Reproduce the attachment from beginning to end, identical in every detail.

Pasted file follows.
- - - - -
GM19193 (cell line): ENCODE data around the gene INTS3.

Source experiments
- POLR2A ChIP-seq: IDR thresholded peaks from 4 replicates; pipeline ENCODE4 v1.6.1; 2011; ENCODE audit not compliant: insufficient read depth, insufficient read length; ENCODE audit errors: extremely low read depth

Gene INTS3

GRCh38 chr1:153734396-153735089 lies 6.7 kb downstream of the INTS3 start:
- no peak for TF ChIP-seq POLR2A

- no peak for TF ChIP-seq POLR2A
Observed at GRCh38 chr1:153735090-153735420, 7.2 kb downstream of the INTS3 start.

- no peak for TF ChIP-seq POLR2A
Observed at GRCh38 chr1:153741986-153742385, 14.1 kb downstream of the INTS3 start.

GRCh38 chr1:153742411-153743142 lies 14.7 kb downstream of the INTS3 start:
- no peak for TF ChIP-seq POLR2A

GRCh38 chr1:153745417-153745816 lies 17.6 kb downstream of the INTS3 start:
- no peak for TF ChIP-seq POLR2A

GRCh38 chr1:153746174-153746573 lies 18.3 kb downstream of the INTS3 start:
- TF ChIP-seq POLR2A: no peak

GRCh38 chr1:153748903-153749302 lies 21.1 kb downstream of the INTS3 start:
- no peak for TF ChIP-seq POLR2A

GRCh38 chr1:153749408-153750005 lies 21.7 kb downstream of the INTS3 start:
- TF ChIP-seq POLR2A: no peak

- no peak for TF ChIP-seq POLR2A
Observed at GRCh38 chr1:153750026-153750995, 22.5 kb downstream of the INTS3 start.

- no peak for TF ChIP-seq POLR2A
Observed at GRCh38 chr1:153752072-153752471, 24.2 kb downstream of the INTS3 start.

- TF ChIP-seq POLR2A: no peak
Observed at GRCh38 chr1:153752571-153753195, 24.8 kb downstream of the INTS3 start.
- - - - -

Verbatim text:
GM19193 (cell line): ENCODE data around the gene INTS3.

Source experiments
- POLR2A ChIP-seq: IDR thresholded peaks from 4 replicates; pipeline ENCODE4 v1.6.1; 2011; ENCODE audit not compliant: insufficient read depth, insufficient read length; ENCODE audit errors: extremely low read depth

Gene INTS3

GRCh38 chr1:153734396-153735089 lies 6.7 kb downstream of the INTS3 start:
- no peak for TF ChIP-seq POLR2A

- no peak for TF ChIP-seq POLR2A
Observed at GRCh38 chr1:153735090-153735420, 7.2 kb downstream of the INTS3 start.

- no peak for TF ChIP-seq POLR2A
Observed at GRCh38 chr1:153741986-153742385, 14.1 kb downstream of the INTS3 start.

GRCh38 chr1:153742411-153743142 lies 14.7 kb downstream of the INTS3 start:
- no peak for TF ChIP-seq POLR2A

GRCh38 chr1:153745417-153745816 lies 17.6 kb downstream of the INTS3 start:
- no peak for TF ChIP-seq POLR2A

GRCh38 chr1:153746174-153746573 lies 18.3 kb downstream of the INTS3 start:
- TF ChIP-seq POLR2A: no peak

GRCh38 chr1:153748903-153749302 lies 21.1 kb downstream of the INTS3 start:
- no peak for TF ChIP-seq POLR2A

GRCh38 chr1:153749408-153750005 lies 21.7 kb downstream of the INTS3 start:
- TF ChIP-seq POLR2A: no peak

- no peak for TF ChIP-seq POLR2A
Observed at GRCh38 chr1:153750026-153750995, 22.5 kb downstream of the INTS3 start.

- no peak for TF ChIP-seq POLR2A
Observed at GRCh38 chr1:153752072-153752471, 24.2 kb downstream of the INTS3 start.

- TF ChIP-seq POLR2A: no peak
Observed at GRCh38 chr1:153752571-153753195, 24.8 kb downstream of the INTS3 start.